Over the weekend, President Trump blasted the city of Baltimore as being “infested” with vermin as part of his spat with one of the Congressmen leading the investigation into his alleged obstruction of justice, Rep. Elijah Cummings (0-Maryland) who represents the city.
Before calling Baltimore infested, though, the president might want to take a look at his own properties.
The website The Bedbug Registry collects user-submitted bedbug sightings across the United States and Canada, and has reported on more than 20,000 instances at 12,000 locations. A shocking number of those locations are Trump-branded properties. While there are 93 Trump-branded properties listed on the bedbug registry, visitors to at least six locations have reported experiencing bedbugs.
These are user-submitted reports, but the Bedbug Registry has been able to substantiate several. Trump International Hotels and Towers in both Chicago and New York; Trump SoHo in New York; Harbor View Trump Marina, Trump Taj Mahal Casino Resort and that casino’s Chairman Tower in Atlantic City, New Jersey all have substantial reports of being infested with bedbugs.
“I woke up on Friday November 16, 2012, with three large itchy welts on my stomach and back. The welts were made up of several smaller bites, clustered in each area,” a visitor to the Trump SoHo wrote in 2012. “Over the next few days, I notified the hotel as the bites became itchier and more sensitive. The hotel was almost non-responsive to the report has now been over a week from the contact. They seemed un-concerned and un-willing to determine the cause, understand the situation and make any attempts to deal with the situation.”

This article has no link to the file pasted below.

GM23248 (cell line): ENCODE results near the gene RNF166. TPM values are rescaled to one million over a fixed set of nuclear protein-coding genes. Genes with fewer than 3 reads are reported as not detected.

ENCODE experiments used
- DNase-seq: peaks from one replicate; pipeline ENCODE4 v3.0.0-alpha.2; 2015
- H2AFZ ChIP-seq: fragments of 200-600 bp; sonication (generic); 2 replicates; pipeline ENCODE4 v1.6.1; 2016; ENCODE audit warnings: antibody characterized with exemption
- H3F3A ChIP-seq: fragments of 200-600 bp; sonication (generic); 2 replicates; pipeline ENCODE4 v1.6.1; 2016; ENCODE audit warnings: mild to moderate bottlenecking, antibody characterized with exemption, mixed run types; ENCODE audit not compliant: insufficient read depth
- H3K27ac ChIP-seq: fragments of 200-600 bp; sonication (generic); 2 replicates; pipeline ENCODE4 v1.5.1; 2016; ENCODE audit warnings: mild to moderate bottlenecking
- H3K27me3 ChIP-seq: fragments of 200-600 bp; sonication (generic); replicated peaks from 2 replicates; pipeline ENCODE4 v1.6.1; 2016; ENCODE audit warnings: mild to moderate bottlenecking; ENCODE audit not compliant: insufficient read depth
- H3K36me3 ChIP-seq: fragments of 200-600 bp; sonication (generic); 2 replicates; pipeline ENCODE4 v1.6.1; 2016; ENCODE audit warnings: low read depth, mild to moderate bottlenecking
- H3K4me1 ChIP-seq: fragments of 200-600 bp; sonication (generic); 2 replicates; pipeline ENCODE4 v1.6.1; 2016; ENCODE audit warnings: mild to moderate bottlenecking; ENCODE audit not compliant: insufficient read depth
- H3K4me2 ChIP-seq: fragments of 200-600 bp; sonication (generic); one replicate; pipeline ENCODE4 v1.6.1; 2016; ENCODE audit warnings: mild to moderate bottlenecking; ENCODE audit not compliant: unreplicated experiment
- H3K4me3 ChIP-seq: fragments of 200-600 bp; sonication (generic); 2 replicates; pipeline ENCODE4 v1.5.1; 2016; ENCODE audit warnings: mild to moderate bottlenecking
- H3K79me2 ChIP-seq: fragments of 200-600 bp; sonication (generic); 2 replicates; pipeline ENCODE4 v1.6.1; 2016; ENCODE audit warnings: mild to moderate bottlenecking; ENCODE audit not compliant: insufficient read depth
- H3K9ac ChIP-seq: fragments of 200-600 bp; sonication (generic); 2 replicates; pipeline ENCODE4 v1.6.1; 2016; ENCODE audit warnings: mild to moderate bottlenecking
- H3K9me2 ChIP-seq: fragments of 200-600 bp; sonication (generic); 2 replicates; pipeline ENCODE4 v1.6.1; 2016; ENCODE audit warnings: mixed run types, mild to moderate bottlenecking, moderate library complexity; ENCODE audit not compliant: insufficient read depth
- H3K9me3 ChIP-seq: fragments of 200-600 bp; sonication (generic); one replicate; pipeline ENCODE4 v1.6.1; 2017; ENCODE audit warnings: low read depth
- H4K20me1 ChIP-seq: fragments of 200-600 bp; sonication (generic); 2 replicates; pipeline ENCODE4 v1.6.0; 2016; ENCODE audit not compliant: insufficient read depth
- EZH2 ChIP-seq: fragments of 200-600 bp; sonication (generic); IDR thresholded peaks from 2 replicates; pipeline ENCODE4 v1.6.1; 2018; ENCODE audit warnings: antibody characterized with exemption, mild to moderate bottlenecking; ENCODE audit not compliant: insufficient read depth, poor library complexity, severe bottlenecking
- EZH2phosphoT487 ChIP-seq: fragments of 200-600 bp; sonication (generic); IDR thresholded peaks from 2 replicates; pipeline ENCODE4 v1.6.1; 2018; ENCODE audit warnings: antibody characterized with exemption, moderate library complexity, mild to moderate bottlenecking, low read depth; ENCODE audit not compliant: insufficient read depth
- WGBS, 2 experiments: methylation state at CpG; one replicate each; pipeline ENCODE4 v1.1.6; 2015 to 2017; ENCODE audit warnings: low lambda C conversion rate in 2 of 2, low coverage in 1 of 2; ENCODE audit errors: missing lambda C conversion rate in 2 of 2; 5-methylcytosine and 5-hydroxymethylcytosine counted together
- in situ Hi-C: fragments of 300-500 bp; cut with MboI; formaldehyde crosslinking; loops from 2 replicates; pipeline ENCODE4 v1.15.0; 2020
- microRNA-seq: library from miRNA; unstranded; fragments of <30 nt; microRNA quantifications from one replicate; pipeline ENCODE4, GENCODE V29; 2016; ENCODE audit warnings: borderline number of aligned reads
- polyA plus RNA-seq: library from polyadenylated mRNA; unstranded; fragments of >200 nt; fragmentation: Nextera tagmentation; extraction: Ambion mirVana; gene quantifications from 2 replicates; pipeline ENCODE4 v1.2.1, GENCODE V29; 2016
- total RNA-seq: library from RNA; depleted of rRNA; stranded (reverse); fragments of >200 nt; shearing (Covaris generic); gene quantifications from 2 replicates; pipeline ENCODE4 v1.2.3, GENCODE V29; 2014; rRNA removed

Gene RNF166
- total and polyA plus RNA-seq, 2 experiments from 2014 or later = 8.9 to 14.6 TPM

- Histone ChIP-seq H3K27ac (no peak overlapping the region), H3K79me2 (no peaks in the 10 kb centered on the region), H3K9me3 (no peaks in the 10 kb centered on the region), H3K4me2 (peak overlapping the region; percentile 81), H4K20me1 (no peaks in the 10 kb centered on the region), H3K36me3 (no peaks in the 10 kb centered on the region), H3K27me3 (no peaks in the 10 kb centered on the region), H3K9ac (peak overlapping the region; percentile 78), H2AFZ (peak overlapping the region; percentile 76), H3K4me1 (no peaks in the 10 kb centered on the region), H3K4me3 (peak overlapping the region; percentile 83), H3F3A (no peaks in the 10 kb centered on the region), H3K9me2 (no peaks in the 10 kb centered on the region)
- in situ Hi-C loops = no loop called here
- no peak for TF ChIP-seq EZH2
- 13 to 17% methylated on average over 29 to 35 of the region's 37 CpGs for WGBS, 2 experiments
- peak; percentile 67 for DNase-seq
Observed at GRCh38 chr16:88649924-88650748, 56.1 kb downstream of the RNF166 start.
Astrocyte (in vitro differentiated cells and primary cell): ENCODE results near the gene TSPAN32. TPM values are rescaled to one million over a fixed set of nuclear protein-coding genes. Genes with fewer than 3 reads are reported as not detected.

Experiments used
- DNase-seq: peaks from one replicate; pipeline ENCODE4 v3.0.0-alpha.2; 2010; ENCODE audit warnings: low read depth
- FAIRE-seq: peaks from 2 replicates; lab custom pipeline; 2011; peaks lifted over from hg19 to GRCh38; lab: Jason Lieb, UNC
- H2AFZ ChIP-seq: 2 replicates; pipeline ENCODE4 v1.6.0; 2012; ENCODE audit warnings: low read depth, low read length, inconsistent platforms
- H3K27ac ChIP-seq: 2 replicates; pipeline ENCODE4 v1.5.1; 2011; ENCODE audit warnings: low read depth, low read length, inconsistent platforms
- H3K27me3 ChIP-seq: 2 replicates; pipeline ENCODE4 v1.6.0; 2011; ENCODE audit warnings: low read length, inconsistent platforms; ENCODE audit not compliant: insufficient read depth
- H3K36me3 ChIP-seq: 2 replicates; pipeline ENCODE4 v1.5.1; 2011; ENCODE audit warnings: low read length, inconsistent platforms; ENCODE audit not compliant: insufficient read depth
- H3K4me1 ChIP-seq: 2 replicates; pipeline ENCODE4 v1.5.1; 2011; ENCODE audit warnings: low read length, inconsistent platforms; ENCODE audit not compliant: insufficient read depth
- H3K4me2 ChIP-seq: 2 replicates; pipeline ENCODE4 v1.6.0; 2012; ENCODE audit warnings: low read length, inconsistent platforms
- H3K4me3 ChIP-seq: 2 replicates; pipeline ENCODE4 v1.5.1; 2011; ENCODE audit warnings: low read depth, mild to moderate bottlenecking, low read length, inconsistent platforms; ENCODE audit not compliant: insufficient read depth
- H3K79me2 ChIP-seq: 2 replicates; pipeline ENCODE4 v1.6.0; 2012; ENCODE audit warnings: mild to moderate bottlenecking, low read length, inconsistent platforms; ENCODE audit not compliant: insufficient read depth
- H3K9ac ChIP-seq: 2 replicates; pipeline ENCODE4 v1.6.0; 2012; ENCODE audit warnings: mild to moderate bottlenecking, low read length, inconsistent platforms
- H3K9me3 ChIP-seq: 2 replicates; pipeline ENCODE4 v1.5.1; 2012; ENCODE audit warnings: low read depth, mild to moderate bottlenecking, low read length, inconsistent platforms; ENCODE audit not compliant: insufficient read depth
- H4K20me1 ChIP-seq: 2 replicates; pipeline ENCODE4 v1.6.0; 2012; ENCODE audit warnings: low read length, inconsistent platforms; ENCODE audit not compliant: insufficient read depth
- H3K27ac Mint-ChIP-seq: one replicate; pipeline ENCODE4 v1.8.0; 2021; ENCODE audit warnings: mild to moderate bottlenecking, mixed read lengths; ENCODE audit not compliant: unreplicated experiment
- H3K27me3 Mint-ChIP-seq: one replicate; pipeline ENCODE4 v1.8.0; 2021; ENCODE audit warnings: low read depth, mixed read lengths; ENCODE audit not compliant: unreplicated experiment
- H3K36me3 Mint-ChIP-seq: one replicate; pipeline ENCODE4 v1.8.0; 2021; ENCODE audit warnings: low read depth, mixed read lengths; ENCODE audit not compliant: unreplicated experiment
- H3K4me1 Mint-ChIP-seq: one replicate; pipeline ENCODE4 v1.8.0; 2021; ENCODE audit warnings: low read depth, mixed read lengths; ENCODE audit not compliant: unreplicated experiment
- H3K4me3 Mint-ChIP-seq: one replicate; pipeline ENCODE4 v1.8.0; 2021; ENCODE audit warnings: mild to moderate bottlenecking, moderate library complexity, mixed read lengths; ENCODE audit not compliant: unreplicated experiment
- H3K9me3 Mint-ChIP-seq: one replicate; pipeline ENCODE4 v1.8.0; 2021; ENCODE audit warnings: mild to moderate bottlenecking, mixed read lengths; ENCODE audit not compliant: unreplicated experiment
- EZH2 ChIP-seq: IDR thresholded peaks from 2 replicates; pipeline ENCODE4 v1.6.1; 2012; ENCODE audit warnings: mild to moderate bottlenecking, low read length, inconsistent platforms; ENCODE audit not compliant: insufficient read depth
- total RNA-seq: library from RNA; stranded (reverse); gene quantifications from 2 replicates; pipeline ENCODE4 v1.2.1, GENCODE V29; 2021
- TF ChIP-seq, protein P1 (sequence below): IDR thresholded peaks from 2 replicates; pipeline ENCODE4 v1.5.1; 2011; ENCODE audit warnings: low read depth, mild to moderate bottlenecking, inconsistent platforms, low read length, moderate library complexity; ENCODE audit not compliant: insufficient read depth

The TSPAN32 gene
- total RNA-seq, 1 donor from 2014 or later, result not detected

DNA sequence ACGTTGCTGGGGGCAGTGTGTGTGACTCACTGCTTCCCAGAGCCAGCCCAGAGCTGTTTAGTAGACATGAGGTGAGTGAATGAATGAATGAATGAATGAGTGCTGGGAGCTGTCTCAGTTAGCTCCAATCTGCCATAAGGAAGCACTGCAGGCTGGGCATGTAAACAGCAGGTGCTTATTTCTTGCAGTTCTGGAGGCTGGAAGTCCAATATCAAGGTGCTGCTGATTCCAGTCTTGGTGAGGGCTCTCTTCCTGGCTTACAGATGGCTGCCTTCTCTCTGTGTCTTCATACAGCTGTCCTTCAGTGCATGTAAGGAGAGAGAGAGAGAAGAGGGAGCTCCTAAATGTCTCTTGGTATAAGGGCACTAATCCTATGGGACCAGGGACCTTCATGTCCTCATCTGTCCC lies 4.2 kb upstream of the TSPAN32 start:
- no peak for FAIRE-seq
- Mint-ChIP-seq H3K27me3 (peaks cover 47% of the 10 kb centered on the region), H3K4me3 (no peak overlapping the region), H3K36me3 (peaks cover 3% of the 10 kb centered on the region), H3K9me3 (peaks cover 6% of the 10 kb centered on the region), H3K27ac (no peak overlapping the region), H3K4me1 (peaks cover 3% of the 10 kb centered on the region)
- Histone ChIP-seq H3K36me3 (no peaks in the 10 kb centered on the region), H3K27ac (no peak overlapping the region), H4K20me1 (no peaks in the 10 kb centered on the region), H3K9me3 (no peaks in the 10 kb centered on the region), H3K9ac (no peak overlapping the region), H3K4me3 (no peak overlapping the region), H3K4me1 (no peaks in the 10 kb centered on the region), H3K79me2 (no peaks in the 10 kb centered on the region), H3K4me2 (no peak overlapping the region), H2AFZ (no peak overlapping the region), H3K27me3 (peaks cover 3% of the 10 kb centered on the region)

It is true that Baltimore has had a problem with rodents, as explored in the 2016 documentary “Rat Film.” But as CNN’s Victor Blackwell pointed out, this likely is not the president’s point — Trump uses the word “infested” to describe anything from crime to poverty, and to draw analogies between classes of people he dislikes to actual pests and vermin. This kind of use of the word isn’t exactly Trumpian — it’s been used that way for centuries.
It should be noted, therefore, that not only do Trump properties have infestations of their own that are notoriously hard to contain, but a large number of the properties dealing with rodent infestations in Baltimore are actually owned by the president’s son-in-law, Jared Kushner (also a senior White House adviser).
But Blackwell drew line from the comments about Baltimore’s “infestation” to the president’s remarks that four Congresswomen of color (three of whom were born in America) should “go back” to where they came from, to calling African countries dealing with Ebola “infested” in 2014. These countries are also presumably the “shithole countries” in Africa the president decried). Trump has also complained that cities that don’t cooperate with Immigration and Customs Enforcement (ICE) are “infested with crime.” This led Blackwell to conclude that “infestation” is just another flavor of what he characterizes as Trump’s overtly racist rhetoric.
It isn’t the Ebola or the rodents or the crime, argues Blackwell — it’s the people that are the infestation Trump cannot stand.
“The president says about Congressman Cummings district that no human would want to live there,” Blackwell said. “You know who did, Mr. President? I did. From the day I was brought home from the hospital to the day I left for college, a lot of people I care about still do. There are challenges, no doubt, but people are proud of their community.
“I don’t want to sound self-righteous, but people get up and go to work there. They care for their families there,” he continued. “They love their children who pledge allegiance to the flag just like people who live in districts of congressmen who support you, sir. They are Americans, too.”
Katelyn Kivel is a contributing editor and senior legal reporter for Grit Post in Kalamazoo, Michigan. Follow her on Twitter @KatelynKivel.